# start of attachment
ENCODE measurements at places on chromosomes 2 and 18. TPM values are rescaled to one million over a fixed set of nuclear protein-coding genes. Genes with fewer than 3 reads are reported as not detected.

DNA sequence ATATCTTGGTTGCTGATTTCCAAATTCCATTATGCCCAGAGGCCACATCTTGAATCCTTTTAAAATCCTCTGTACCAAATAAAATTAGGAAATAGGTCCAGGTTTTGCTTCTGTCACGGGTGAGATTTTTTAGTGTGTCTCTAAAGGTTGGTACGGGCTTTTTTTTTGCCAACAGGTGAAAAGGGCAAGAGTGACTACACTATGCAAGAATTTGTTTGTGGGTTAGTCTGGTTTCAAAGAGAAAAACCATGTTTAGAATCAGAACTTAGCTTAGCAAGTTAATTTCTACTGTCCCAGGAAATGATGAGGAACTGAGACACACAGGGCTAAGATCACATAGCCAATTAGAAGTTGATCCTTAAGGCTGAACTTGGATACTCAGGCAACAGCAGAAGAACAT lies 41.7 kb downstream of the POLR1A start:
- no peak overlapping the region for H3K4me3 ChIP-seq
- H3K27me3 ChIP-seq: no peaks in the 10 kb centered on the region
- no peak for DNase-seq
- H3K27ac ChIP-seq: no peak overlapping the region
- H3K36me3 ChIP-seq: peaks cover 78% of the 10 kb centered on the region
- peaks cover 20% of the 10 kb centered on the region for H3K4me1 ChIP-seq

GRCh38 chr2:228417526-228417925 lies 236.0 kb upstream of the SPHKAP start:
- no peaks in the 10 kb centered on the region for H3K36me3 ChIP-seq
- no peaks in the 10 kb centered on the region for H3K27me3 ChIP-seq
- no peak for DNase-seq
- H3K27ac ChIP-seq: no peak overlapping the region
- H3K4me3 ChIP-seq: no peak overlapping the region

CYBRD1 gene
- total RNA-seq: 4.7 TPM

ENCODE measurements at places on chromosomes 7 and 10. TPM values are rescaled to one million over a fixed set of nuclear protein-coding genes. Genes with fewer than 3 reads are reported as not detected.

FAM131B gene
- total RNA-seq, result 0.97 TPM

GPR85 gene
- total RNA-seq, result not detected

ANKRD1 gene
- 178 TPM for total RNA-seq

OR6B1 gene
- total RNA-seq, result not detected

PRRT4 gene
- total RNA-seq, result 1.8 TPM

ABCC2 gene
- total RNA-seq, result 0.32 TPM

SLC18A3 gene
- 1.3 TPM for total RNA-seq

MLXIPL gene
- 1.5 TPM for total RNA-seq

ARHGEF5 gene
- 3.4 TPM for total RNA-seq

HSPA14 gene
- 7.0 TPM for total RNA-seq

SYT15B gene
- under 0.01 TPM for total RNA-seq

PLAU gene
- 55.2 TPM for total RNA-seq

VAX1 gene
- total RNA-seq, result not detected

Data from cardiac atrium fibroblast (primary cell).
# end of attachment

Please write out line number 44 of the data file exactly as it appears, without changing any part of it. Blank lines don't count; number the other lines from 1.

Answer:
Data from cardiac atrium fibroblast (primary cell).